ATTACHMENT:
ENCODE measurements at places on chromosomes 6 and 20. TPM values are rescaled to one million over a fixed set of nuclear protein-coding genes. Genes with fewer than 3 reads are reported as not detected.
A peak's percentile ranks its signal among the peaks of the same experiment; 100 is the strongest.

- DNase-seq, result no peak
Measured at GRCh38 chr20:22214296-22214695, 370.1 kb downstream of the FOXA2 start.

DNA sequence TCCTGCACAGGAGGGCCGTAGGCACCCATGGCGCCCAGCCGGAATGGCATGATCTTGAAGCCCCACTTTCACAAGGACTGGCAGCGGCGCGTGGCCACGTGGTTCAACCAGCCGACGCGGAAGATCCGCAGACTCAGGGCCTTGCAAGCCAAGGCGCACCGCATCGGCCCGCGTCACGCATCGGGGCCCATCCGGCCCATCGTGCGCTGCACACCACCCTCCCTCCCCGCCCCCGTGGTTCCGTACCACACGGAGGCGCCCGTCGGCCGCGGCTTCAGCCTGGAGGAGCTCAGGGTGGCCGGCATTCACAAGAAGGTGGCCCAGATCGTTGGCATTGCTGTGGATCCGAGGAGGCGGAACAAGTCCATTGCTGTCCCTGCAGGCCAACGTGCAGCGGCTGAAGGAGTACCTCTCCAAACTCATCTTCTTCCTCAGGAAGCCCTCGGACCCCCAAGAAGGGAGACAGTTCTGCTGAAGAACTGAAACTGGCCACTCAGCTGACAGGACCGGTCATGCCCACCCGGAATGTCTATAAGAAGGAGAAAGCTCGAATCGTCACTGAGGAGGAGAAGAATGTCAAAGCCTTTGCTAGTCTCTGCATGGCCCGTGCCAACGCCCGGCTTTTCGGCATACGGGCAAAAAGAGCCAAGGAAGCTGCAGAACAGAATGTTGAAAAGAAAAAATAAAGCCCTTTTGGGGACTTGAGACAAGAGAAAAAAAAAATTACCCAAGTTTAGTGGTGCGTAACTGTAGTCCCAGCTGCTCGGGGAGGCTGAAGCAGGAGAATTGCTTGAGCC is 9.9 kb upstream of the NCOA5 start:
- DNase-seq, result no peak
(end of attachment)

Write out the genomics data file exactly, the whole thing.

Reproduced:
ENCODE measurements at places on chromosomes 6 and 20. TPM values are rescaled to one million over a fixed set of nuclear protein-coding genes. Genes with fewer than 3 reads are reported as not detected.
A peak's percentile ranks its signal among the peaks of the same experiment; 100 is the strongest.

- DNase-seq, result no peak
Measured at GRCh38 chr20:22214296-22214695, 370.1 kb downstream of the FOXA2 start.

DNA sequence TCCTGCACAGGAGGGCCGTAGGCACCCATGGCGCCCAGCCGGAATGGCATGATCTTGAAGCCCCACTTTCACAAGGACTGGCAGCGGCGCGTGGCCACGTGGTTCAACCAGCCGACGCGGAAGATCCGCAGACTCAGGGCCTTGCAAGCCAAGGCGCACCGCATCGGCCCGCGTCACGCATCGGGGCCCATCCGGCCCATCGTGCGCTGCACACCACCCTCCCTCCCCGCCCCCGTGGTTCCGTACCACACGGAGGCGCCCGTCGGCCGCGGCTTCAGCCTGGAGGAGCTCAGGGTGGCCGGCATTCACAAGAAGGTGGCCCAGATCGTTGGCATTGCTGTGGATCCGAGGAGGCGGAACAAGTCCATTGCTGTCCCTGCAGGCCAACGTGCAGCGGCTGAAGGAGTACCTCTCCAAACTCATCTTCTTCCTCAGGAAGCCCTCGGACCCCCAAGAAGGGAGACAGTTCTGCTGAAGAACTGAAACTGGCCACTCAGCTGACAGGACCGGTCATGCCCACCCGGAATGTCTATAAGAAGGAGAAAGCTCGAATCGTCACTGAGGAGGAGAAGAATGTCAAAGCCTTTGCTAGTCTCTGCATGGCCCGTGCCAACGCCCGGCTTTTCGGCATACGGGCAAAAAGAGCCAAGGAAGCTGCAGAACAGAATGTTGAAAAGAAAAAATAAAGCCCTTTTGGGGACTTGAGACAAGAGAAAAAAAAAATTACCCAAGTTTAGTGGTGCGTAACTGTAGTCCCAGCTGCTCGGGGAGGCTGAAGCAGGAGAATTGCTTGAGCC is 9.9 kb upstream of the NCOA5 start:
- DNase-seq, result no peak